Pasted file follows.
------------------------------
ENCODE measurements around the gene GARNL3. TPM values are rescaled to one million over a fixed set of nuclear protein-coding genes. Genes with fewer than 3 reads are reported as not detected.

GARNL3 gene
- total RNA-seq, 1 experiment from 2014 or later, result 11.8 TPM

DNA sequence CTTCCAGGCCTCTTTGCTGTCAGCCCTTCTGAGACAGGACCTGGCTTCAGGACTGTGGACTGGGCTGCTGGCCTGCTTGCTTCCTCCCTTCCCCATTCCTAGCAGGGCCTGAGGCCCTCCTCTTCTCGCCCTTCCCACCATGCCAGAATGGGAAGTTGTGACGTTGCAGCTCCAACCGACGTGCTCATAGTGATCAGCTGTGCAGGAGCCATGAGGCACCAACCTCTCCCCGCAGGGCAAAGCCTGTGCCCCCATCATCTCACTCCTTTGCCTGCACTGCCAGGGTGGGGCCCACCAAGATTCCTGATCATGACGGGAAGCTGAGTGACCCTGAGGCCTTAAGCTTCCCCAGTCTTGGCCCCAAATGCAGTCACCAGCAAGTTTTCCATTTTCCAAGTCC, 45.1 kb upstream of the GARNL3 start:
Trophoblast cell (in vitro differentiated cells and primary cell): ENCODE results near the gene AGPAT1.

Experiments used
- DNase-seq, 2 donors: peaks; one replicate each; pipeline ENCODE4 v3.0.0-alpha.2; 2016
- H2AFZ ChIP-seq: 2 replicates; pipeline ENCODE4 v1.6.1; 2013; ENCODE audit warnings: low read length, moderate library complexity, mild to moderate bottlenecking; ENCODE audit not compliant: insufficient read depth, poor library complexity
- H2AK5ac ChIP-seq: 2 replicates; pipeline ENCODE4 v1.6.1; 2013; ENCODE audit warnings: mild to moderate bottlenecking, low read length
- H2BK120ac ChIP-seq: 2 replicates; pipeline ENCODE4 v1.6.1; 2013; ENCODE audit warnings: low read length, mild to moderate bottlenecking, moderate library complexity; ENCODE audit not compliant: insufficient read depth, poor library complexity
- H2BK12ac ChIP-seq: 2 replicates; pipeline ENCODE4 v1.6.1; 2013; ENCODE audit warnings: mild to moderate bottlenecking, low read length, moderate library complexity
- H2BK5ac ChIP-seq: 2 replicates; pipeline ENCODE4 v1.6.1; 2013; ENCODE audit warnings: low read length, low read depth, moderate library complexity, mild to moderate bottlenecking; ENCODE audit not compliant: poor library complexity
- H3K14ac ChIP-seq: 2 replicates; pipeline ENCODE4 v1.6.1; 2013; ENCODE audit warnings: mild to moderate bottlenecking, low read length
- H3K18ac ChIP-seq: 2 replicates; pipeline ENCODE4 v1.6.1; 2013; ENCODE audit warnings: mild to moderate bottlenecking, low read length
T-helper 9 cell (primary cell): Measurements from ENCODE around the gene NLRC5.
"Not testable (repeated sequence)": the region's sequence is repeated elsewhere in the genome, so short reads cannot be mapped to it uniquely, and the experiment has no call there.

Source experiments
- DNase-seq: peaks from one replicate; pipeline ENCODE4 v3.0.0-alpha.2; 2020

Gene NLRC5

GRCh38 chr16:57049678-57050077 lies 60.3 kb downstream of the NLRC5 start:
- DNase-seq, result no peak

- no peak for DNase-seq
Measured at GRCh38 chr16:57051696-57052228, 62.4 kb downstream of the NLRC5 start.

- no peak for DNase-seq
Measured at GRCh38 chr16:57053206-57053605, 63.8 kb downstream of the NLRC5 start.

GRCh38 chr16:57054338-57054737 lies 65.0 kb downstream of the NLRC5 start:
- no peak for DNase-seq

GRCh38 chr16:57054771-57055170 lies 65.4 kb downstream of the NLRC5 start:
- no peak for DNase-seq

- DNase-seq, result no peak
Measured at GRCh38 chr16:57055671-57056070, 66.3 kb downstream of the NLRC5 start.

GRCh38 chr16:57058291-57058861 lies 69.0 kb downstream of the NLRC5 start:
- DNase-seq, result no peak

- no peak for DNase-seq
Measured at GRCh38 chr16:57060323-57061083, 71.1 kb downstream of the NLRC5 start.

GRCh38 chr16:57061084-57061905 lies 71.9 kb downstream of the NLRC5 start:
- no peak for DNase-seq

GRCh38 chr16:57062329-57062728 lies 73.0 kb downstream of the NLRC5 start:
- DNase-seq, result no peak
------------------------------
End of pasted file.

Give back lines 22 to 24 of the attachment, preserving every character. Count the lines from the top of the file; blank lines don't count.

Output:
- no peak for DNase-seq
Measured at GRCh38 chr16:57051696-57052228, 62.4 kb downstream of the NLRC5 start.

- no peak for DNase-seq